Sneaker rivals race to find the next super foam

Cushioning technology designed for elite runners has spread to the masses, sparking a battle among shoe makers to make the best foam.

Inti Pacheco (with inputs from The Wall Street Journal)
First Published27 May 2024
New Balance’s SuperComp Elite V4 running shoe being tested for force displacement at the company’s Sports Research Lab at its headquarters in Boston. (Photo: Philip Keith for The Wall Street Journal)
New Balance’s SuperComp Elite V4 running shoe being tested for force displacement at the company’s Sports Research Lab at its headquarters in Boston. (Photo: Philip Keith for The Wall Street Journal)

The New Balance 990 running sneaker had earned mass appeal in its four decades on the market. So when designers at the Boston footwear company considered injecting the shoe with a squishy foam that boosted the midsole by about 2 millimeters, they faced resistance.

“Hotly debated,” New Balance vice president of global footwear design Brad Lacey said of the late 2022 move, which some inside the company feared would alienate the running shoe’s devoted following of people who don’t run.

It didn’t. Cushioning technologies such as New Balance’s FuelCell—a high rebound foam built for racing that will be worn by athletes at the Paris Olympics this summer—have fueled record sales at New Balance and seeped into every corner of the running sneaker market.

Executives across the footwear industry say postpandemic shoppers are more concerned with comfort, even now that many of them are back in the office. Companies from upstarts such as On and Hoka to more established names such as New Balance and Under Armour are fighting for supremacy in a new era of bulky running shoes.

A cross-section view of an Under Armour Velociti Elite 2 shoe midsole, cut in half. (Photo: Kent Nishimura for The Wall Street Journal)

The battle has been playing out inside research laboratories where scientists use machinery to test and tinker with foam compounds developed by chemical companies that are better known for creating plexiglass, working with NASA or making car seats.

“You’ve had a couple of sparks and now the whole market has moved there,” said Kyle Blakely, vice president of innovation at Under Armour.

Cushioning was always a priority for running shoes. But in the past companies balanced it against factors like stability, durability or weight. That changed about a decade ago when Hoka went all in on foam.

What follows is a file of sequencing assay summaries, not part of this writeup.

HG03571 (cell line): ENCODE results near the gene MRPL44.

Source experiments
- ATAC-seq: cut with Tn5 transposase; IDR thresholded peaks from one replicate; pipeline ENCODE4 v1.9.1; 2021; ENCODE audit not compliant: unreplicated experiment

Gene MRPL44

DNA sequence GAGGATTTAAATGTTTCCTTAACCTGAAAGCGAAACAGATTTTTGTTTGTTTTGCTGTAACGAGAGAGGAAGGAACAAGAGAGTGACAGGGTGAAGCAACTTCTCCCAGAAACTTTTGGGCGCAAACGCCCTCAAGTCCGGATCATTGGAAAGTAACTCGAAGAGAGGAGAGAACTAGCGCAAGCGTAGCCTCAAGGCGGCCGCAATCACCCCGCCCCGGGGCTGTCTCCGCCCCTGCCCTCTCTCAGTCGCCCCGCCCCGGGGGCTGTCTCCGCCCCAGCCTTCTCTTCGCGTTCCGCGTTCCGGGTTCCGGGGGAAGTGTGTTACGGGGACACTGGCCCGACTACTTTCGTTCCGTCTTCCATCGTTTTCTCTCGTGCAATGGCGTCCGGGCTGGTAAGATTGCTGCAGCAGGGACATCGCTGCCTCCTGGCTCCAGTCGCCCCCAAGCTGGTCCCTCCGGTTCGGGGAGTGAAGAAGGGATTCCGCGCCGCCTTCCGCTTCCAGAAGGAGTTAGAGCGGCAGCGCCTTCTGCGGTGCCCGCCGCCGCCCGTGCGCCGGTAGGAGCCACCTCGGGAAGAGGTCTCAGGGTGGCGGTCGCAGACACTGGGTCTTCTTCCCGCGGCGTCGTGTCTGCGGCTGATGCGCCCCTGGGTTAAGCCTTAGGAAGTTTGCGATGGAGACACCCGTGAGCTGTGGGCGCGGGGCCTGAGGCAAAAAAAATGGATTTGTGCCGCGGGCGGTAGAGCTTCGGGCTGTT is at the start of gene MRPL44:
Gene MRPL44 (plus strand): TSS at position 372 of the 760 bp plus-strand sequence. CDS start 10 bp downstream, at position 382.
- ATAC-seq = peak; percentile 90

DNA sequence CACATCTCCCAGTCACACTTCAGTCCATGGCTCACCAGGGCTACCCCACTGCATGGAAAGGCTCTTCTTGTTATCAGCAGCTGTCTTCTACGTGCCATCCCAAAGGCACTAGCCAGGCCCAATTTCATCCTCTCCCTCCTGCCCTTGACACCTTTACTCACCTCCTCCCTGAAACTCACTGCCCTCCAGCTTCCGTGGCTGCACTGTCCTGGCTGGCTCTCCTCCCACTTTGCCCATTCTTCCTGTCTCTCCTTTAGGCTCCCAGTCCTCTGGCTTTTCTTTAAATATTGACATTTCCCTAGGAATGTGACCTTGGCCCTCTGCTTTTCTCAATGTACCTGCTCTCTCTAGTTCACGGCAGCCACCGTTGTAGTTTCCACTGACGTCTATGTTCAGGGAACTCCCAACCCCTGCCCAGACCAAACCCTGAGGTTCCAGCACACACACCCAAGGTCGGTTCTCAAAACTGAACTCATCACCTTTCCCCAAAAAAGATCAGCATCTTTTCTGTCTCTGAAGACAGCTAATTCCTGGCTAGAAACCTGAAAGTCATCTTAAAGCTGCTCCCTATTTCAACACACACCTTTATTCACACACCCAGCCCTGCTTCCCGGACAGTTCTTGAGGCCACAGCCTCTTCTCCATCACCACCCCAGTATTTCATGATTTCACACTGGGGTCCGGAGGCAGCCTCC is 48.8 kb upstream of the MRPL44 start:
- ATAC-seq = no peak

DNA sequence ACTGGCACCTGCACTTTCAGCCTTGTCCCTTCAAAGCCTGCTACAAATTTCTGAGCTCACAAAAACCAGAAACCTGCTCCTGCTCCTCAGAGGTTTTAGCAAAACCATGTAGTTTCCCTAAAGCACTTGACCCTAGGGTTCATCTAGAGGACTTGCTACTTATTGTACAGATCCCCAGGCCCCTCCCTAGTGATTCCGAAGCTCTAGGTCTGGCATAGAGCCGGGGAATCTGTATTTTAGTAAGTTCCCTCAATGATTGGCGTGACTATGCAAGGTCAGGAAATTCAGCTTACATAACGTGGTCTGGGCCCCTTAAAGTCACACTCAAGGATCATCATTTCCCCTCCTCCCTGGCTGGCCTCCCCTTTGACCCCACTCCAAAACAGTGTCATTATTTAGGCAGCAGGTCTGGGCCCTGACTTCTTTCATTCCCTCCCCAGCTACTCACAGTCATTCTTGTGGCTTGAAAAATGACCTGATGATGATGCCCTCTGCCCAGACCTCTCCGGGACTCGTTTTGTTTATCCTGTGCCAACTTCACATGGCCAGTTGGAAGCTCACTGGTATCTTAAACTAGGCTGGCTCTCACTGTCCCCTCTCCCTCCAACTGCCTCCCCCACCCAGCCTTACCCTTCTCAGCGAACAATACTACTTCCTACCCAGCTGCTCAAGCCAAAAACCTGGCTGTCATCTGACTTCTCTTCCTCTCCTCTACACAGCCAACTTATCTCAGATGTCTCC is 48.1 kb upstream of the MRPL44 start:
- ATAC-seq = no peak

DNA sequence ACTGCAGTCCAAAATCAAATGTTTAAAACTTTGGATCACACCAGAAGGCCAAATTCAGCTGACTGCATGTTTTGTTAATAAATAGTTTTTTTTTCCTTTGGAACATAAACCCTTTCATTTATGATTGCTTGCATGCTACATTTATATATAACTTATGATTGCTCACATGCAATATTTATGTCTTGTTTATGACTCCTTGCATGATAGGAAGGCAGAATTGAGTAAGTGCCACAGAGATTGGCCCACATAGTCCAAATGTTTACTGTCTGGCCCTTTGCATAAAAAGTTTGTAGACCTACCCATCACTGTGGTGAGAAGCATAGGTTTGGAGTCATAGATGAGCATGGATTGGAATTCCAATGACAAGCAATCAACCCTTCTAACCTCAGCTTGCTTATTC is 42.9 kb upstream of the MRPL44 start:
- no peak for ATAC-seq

The Deckers Outdoor-owned company gradually built a following of avid runners. Then something clicked. Everyday sneaker wearers took to the chunky look. Sales of Hoka reached $1.8 billion for the year ended March 31, compared with $352 million in 2020.

As companies warmed to the idea that they didn’t have to sacrifice fashion for foam, the race was on. Zurich-based On teamed up with Arkema, a French chemical conglomerate that developed a compound known as PEBAX that is used in the brand’s Helion foam. Nike has leaned on British Zotefoams, which provided the material used for the midsole of one of the first super shoes, Nike’s Vaporfly. Dow Chemical is behind the foam used in Under Armour’s Flow technology, used by NBA star Stephen Curry.

Super shoes, designed mostly to maximize performance in races, were popularized in 2017 after Nike’s attempt to stage a sub-two-hour marathon. The shoes are usually made up of a thick layer of super light foam and a rigid plate, often made of carbon fiber. Most companies now have a super shoe that runners will wear for road races and other tiers of running shoes that are worn for training.

Industry executives say they are driven by athletic performance, not on catering to the fashion tastes of the masses. “If we see that there’s a use case in other communities, then this is an amazing side effect,” said Ilmarin Heitz, On’s senior director of innovation.

Shoppers want performance features along with versatility, said Kevin Fitzpatrick, New Balance’s vice president of running. “Very few people are actually buying that shoe to just go out and run in it,” he said about the 990.